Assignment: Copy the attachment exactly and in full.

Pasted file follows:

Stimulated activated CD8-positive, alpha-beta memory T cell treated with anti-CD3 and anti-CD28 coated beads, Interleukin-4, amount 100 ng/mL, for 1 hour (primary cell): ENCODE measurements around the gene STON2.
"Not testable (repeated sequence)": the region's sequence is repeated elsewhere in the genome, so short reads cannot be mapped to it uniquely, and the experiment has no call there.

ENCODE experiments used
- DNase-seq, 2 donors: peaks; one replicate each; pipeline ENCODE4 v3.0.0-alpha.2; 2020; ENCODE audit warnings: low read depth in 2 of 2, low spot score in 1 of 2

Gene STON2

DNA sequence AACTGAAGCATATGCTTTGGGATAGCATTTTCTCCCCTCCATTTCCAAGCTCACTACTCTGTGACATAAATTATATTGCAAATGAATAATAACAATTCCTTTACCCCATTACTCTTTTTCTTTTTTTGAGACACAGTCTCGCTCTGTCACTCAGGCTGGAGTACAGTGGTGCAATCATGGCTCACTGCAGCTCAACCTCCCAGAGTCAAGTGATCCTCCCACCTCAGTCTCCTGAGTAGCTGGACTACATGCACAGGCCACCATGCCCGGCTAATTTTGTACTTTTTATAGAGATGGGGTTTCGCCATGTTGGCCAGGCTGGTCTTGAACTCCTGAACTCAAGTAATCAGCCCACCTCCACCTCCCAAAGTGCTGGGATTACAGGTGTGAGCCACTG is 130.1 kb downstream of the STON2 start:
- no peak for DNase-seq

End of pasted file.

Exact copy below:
Stimulated activated CD8-positive, alpha-beta memory T cell treated with anti-CD3 and anti-CD28 coated beads, Interleukin-4, amount 100 ng/mL, for 1 hour (primary cell): ENCODE measurements around the gene STON2.
"Not testable (repeated sequence)": the region's sequence is repeated elsewhere in the genome, so short reads cannot be mapped to it uniquely, and the experiment has no call there.

ENCODE experiments used
- DNase-seq, 2 donors: peaks; one replicate each; pipeline ENCODE4 v3.0.0-alpha.2; 2020; ENCODE audit warnings: low read depth in 2 of 2, low spot score in 1 of 2

Gene STON2

DNA sequence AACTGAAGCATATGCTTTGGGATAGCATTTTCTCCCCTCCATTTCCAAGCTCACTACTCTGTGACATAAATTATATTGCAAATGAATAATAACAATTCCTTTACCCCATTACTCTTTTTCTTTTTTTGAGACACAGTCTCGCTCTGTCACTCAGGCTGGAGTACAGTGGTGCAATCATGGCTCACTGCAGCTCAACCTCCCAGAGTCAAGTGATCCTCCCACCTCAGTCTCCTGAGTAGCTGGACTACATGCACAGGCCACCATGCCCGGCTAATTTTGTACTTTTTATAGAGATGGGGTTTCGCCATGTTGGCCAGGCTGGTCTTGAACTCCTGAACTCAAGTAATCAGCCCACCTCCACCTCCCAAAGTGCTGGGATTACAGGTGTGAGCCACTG is 130.1 kb downstream of the STON2 start:
- no peak for DNase-seq